As the ANAdiva campaign states, “The average person currently faces the pressure of upholding certain “body commandments”: women are expected to be thin, tall, toned and glamorous. In particular, Lebanese women are feeling compelled to meet such “commandments” at any cost, creating ‘look alike’ females.” 

Out of the seven women questioned by The Daily Star, only one said they would describe themselves as “beautiful,” and three said they had already had or were seriously considering plastic surgery. Five of the women said they knew people who were on diets or had eating disorders. 

Yasmine, who underwent cosmetic surgery earlier this year, said social pressure to look good was a contributing factor in her decision. “You see all these pictures of gorgeous women and even if you know you’ll never look like that, you often end up trying to live up to those images,” she said, adding she spent around $150 each month on beauty products, facials and hairdressing. “You have to match the standard if you want to attract a man.” 
“People are getting a certain image of how women should look,” Bou Jaoude said. “It’s about time someone does something about” countering it. The competition’s deadline is August 25, 2009. To enter, vist: http://www.anadiva.com

Arabs must Compel States into Action

18 Aug

By Dalila Mahdawi

Beirut – A new report released on 22 July 2009 sponsored by the United Nations Development Program (UNDP) has blamed environmental, political, economic and social problems, together with the Middle East’s vulnerability to external occupation or military intervention, for hindering development in the Arab world.

While its conclusion is admittedly nothing novel, the “Arab Human Development Report 2009: Challenges to Human Security in the Arab Countries” has reinvigorated an important debate on who shoulders responsibility for the Arab world’s development and security, or rather, lack of it. The report, written by more than 100 independent and respected Arab intellectuals, suggests Arab governments have failed in their duty to provide their citizens with the security needed to foster strong economies and states.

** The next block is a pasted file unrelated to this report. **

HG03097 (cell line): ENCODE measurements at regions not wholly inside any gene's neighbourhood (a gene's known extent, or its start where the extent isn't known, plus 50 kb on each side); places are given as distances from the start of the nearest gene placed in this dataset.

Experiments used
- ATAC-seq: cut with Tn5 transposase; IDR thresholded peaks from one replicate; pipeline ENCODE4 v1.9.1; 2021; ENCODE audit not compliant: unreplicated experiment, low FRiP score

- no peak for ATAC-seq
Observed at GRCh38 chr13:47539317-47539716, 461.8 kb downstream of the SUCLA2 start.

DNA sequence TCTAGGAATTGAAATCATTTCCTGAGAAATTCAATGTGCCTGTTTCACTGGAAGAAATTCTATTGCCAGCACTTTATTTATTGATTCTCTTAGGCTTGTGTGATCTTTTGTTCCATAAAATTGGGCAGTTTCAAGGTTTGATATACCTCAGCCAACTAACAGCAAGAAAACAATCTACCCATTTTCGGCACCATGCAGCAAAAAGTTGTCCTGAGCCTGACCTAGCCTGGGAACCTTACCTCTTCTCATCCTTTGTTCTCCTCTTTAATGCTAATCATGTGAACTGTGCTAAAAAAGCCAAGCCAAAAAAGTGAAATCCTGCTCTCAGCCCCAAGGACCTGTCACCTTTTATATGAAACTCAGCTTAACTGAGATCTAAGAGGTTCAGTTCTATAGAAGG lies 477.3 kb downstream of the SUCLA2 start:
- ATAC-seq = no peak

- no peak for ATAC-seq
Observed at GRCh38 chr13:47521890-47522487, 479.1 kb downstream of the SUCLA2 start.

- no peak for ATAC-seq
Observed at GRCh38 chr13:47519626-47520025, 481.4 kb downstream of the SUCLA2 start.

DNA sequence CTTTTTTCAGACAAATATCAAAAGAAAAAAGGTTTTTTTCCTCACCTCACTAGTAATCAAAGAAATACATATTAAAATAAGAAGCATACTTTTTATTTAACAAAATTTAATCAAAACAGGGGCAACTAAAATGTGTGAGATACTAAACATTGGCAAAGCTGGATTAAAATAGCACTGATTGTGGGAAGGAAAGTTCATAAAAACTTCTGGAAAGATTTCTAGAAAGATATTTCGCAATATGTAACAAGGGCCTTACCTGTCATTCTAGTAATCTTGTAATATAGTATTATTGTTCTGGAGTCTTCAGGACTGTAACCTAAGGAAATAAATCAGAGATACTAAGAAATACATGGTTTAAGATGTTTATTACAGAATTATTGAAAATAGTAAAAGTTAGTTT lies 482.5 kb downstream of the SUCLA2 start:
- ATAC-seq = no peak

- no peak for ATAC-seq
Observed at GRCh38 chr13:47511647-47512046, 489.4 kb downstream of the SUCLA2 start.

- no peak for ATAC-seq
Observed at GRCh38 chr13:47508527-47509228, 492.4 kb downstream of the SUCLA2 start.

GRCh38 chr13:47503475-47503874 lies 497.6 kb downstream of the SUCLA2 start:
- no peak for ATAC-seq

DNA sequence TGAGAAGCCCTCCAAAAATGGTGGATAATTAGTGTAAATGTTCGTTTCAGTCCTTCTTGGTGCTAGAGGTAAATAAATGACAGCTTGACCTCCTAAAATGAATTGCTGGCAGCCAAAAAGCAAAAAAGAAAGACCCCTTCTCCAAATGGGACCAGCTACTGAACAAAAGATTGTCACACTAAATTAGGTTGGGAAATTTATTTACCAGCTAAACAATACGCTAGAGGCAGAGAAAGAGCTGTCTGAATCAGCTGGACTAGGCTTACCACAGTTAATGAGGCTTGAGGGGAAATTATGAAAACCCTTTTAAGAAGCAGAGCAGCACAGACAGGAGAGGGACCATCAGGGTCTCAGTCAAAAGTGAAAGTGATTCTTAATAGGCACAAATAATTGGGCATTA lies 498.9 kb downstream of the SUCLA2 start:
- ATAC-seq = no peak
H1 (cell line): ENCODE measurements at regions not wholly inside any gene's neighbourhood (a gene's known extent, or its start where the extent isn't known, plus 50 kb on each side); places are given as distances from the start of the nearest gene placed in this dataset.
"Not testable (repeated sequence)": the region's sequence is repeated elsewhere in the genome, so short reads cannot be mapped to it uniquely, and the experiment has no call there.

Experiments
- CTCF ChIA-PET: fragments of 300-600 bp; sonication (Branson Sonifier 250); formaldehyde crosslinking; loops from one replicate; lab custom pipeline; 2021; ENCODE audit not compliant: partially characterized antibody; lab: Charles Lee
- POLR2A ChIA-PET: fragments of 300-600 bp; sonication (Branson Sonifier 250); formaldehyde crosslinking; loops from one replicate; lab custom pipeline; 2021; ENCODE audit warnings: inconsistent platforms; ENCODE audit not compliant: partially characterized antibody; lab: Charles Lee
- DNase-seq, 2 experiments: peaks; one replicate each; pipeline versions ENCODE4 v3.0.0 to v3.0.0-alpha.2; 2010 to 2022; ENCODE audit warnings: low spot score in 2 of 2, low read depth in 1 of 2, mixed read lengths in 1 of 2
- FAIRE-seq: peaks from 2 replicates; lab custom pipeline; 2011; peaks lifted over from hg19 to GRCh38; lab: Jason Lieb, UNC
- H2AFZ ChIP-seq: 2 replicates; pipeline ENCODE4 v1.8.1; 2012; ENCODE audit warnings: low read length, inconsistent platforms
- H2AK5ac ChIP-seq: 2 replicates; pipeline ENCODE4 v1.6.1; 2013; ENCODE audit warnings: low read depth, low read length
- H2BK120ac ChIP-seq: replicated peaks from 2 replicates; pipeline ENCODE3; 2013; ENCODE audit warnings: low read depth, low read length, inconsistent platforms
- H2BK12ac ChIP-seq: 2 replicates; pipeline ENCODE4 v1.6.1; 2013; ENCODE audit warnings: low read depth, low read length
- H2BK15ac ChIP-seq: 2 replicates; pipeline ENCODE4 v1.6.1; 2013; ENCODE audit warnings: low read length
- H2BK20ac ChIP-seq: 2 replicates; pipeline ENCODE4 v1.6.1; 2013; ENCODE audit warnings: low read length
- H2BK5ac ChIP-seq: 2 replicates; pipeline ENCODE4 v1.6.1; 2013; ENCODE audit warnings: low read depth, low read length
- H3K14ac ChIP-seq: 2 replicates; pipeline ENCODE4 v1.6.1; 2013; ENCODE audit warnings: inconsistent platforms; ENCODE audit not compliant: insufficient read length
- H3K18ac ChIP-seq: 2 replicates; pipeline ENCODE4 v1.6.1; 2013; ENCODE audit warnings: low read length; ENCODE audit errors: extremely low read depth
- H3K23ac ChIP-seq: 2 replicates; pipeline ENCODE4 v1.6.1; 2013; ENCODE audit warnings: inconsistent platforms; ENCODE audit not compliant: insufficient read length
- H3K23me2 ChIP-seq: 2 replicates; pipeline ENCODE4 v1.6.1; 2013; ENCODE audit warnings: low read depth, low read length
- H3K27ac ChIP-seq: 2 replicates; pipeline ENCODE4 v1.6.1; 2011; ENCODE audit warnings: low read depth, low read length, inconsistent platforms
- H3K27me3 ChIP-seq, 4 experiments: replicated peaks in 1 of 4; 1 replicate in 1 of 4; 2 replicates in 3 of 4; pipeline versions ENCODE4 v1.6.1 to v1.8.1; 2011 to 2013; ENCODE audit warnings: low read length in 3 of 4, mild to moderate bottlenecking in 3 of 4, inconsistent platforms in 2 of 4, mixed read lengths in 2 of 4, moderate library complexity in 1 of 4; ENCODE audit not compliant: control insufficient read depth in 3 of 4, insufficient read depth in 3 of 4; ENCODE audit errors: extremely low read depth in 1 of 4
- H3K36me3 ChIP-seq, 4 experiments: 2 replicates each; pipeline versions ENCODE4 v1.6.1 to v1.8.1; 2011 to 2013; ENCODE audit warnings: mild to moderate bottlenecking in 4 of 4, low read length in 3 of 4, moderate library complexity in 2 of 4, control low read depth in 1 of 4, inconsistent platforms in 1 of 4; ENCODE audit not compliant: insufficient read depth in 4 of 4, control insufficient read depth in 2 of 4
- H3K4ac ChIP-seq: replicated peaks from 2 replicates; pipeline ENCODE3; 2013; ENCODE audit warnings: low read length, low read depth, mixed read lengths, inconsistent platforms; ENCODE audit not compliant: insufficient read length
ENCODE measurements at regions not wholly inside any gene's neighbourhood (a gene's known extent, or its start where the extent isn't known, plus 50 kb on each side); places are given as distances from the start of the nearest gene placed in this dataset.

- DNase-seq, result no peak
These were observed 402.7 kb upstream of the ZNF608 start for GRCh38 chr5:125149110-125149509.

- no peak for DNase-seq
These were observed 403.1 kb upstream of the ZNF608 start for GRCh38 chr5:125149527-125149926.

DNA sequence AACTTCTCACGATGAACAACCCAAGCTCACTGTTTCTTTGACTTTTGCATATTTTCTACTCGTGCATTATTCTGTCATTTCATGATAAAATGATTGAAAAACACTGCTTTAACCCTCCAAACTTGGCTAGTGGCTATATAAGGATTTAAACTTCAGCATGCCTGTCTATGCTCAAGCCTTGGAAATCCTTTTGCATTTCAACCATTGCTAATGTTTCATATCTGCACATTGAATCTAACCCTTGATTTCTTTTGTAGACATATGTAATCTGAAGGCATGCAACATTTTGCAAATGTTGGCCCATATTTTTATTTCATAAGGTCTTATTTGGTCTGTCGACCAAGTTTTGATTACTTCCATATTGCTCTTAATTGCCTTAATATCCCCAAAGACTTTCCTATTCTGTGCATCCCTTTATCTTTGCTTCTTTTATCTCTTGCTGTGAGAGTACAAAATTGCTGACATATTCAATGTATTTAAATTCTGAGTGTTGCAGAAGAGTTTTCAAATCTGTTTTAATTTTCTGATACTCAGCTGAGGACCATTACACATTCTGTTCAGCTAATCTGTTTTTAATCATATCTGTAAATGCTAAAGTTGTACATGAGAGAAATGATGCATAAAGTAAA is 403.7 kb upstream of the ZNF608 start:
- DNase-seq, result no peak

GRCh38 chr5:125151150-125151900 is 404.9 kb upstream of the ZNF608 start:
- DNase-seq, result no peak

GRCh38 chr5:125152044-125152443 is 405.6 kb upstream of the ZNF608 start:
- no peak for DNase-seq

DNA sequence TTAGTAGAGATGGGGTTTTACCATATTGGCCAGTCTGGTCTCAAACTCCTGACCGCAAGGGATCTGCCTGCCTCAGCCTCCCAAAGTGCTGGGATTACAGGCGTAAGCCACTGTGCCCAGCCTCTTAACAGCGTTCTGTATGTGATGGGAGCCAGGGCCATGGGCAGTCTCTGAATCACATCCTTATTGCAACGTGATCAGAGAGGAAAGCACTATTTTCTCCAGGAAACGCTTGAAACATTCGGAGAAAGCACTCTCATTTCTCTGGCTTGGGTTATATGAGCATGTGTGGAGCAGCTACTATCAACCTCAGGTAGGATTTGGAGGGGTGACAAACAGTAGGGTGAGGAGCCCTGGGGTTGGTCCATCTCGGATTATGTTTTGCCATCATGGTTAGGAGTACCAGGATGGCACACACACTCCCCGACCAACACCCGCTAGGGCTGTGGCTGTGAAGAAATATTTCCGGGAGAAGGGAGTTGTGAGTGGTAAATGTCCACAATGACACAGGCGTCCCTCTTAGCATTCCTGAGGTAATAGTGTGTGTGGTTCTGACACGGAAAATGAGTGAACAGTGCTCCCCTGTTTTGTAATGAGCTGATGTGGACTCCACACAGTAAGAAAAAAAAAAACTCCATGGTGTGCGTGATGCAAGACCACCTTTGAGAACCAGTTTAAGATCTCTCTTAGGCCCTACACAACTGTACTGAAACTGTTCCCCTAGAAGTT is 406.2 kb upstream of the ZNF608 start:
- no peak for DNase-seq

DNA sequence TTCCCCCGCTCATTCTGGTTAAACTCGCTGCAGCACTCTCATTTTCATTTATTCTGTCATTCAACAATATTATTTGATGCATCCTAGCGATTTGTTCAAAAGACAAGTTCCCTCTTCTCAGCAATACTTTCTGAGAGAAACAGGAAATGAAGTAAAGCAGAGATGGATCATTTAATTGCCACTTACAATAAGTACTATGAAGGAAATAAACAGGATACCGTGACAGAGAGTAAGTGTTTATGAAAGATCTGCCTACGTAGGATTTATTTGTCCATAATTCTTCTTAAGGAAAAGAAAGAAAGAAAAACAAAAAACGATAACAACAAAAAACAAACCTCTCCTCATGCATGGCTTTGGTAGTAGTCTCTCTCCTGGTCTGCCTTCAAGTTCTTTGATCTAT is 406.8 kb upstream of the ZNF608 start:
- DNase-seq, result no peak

Lebanon is a key example of an Arab country where the state is virtually ineffectual. Burgeoning civil society and politicised religious groups, as well as the private sector, have emerged from this vacuum to offer services that would normally be provided by the government.

Lebanon’s Hizbullah is one such example, which explains its enormous popularity. It was, after all, Hizbullah—not the ill-equipped Lebanese Armed Forces—that drove Israel to end its occupation of the South in 2000, and it is Hizbullah, not the Lebanese state, that today provides healthcare, political representation, housing and other social services to its marginalised Shia constituency.

If Arab nations want to curtail the popular support currently afforded the region’s numerous political-Islam and sub-state organisations, they must show that their governments can be relied upon to provide basic services, that state institutions can represent and that the army can protect.